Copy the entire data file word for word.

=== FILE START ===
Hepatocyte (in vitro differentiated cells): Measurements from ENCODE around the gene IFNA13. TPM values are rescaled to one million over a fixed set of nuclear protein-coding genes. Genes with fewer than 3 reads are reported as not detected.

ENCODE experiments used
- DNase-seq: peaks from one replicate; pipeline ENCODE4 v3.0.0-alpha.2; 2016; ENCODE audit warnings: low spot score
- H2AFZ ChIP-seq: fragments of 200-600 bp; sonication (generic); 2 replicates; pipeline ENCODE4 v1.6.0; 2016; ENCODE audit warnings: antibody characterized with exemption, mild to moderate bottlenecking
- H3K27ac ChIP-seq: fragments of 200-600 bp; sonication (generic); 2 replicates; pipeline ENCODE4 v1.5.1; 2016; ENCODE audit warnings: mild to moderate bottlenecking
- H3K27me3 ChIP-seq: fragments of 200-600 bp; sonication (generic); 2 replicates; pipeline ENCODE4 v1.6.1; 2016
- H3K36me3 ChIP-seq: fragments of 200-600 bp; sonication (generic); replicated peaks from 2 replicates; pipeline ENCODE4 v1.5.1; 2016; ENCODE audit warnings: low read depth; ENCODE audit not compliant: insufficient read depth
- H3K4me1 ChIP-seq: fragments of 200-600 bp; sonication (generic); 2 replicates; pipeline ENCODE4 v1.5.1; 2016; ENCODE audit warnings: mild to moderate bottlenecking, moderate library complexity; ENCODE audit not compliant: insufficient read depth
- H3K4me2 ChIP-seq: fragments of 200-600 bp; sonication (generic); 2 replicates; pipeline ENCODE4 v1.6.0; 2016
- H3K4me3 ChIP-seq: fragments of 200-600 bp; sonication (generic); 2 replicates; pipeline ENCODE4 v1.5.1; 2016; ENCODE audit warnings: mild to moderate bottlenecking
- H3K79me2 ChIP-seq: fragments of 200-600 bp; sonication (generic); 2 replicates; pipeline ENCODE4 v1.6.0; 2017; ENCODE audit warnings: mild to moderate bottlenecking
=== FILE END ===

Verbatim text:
Hepatocyte (in vitro differentiated cells): Measurements from ENCODE around the gene IFNA13. TPM values are rescaled to one million over a fixed set of nuclear protein-coding genes. Genes with fewer than 3 reads are reported as not detected.

ENCODE experiments used
- DNase-seq: peaks from one replicate; pipeline ENCODE4 v3.0.0-alpha.2; 2016; ENCODE audit warnings: low spot score
- H2AFZ ChIP-seq: fragments of 200-600 bp; sonication (generic); 2 replicates; pipeline ENCODE4 v1.6.0; 2016; ENCODE audit warnings: antibody characterized with exemption, mild to moderate bottlenecking
- H3K27ac ChIP-seq: fragments of 200-600 bp; sonication (generic); 2 replicates; pipeline ENCODE4 v1.5.1; 2016; ENCODE audit warnings: mild to moderate bottlenecking
- H3K27me3 ChIP-seq: fragments of 200-600 bp; sonication (generic); 2 replicates; pipeline ENCODE4 v1.6.1; 2016
- H3K36me3 ChIP-seq: fragments of 200-600 bp; sonication (generic); replicated peaks from 2 replicates; pipeline ENCODE4 v1.5.1; 2016; ENCODE audit warnings: low read depth; ENCODE audit not compliant: insufficient read depth
- H3K4me1 ChIP-seq: fragments of 200-600 bp; sonication (generic); 2 replicates; pipeline ENCODE4 v1.5.1; 2016; ENCODE audit warnings: mild to moderate bottlenecking, moderate library complexity; ENCODE audit not compliant: insufficient read depth
- H3K4me2 ChIP-seq: fragments of 200-600 bp; sonication (generic); 2 replicates; pipeline ENCODE4 v1.6.0; 2016
- H3K4me3 ChIP-seq: fragments of 200-600 bp; sonication (generic); 2 replicates; pipeline ENCODE4 v1.5.1; 2016; ENCODE audit warnings: mild to moderate bottlenecking
- H3K79me2 ChIP-seq: fragments of 200-600 bp; sonication (generic); 2 replicates; pipeline ENCODE4 v1.6.0; 2017; ENCODE audit warnings: mild to moderate bottlenecking